Dead Rhetoric: Jo’s vocals can go from savage to soulful. Does that range help to bring the band into more unique territory?
Bell: It definitely helps us be more versatile with where we go in our songs dynamically. There is a bit a sense of playfulness when song writing, I like the songs to be as eccentric as possible, to really get a point across. Jo’s vocals really enable us to exaggerate these dynamic shifts more clearly. She does some amazing stuff on the album.
Dead Rhetoric: The Mesmerist is currently out digitally. Do you have plans for a physical release as well?
Bell: We do have plans for a very limited CD release in the near future once we have managed to make a few digital sales of course!
Dead Rhetoric: What do you feel that progressive metal has to offer now that it couldn’t do in the past, be it through technology, songwriting, or both?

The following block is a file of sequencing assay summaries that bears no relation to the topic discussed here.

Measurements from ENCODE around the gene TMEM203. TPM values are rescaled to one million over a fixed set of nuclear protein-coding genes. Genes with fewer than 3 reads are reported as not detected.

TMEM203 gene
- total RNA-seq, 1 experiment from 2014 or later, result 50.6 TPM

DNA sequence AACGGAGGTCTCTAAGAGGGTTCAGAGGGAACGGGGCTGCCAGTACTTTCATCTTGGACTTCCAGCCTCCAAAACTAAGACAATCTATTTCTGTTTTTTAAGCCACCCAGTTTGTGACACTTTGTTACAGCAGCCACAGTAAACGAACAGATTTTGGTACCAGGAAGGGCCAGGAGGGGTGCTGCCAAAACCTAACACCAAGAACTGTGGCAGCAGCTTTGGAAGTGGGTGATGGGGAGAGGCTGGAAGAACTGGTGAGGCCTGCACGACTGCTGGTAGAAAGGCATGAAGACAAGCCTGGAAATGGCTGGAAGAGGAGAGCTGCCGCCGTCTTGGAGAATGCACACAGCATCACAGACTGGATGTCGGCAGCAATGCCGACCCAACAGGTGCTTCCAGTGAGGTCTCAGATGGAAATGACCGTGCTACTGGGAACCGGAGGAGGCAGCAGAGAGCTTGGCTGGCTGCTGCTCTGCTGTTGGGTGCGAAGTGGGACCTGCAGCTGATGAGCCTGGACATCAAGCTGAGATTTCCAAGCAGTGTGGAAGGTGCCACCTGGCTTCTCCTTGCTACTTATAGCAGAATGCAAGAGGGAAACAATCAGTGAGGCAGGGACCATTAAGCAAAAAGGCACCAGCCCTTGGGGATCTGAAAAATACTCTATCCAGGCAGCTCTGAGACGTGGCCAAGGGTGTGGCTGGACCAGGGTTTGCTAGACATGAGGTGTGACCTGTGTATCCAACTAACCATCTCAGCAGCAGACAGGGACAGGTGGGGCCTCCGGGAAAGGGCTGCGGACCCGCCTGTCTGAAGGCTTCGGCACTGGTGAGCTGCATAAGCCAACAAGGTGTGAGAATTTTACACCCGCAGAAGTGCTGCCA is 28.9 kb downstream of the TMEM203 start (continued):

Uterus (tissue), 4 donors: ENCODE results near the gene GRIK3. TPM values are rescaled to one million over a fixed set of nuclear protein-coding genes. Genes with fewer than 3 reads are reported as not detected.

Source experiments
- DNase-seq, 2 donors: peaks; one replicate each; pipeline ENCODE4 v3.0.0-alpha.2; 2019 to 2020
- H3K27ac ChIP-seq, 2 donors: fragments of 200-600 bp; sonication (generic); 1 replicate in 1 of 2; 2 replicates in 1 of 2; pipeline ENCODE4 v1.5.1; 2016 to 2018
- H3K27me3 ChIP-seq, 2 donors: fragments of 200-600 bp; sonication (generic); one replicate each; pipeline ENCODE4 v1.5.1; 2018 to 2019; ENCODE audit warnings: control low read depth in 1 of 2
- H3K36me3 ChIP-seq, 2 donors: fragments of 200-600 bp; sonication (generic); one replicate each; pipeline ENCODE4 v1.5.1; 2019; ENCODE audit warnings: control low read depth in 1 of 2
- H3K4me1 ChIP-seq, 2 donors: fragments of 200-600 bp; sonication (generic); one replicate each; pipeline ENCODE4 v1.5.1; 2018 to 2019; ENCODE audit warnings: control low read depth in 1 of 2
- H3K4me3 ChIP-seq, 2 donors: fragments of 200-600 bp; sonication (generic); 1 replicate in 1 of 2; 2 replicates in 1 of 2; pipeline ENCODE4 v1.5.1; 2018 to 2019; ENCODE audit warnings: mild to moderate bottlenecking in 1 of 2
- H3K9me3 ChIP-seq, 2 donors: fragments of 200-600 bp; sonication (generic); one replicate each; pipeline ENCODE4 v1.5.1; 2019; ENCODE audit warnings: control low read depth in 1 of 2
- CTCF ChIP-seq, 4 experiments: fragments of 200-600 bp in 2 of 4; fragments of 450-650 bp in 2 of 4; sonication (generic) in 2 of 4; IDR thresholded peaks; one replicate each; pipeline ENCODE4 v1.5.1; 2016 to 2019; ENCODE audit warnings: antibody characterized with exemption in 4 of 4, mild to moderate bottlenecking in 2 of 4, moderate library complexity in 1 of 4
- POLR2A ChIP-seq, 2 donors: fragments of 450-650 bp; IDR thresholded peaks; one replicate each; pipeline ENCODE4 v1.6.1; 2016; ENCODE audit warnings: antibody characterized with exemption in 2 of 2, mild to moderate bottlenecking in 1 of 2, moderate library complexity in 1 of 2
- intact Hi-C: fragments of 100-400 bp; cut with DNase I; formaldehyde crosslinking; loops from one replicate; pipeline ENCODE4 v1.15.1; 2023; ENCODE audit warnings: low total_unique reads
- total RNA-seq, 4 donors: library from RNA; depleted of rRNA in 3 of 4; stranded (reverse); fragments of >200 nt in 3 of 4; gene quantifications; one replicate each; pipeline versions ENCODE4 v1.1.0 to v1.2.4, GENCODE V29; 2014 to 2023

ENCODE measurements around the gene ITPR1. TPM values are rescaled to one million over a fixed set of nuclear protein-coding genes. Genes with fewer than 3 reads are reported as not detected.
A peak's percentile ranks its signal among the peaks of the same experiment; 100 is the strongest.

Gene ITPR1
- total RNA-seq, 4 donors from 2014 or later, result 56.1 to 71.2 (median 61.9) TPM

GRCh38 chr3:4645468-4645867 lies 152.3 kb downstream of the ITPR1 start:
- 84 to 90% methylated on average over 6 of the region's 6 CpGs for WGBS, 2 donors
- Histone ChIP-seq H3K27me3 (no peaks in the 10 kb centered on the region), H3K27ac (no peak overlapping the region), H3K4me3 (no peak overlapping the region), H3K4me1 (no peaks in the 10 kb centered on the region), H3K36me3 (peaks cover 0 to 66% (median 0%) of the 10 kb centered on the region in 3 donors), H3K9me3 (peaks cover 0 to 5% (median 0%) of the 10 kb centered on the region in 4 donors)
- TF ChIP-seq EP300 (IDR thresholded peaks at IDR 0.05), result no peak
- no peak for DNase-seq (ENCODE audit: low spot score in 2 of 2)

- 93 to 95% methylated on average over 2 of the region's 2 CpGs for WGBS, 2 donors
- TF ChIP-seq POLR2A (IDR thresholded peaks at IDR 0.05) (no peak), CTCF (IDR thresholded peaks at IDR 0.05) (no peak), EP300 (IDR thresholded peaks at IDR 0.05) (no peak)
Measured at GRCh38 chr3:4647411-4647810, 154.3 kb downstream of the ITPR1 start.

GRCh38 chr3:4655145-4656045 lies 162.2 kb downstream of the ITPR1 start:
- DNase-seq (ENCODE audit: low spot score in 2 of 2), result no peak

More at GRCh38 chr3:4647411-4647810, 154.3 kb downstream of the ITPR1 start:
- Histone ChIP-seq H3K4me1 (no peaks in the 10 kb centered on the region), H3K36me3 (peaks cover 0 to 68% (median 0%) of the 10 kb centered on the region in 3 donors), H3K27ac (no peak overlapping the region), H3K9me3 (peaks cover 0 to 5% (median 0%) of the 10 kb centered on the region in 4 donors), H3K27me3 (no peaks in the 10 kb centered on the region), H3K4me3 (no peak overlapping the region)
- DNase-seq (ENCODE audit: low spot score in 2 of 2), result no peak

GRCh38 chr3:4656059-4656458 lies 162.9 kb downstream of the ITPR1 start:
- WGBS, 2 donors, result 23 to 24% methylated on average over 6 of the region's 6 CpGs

Bell: I think for tech metal in particular is that musicians can learn anything they want to and practice it. The Internet, YouTube, online lessons, free content, it’s all over the place. It’s hard not to be super inspired and overwhelmed at the same time! The level of technique these musicians can attain is incredible. It’s very easy to make decent demos these days, it’s easier to get it out to a potentially large amount of people, although that seems to be changing as social media platforms are changing. I am not sure what it has to offer, tastes constantly change. However, I can only see it developing for the better and constantly becoming more creative each time.
Dead Rhetoric: Where would you like to see Mask of Judas take their sound as you continue writing in the future?
Bell: I can’t possibly say. Now The Mesmerist is out, I feel happy that this is our sound. I know what I might do differently on future songs. I might put the 8 string down, even though it has worked amazingly for some of these songs. I think I might make it more harmonically rich and maybe leave a little more space than I did for The Mesmerist. However, I wanted this album to be a complete sensory overload, I am proud of it.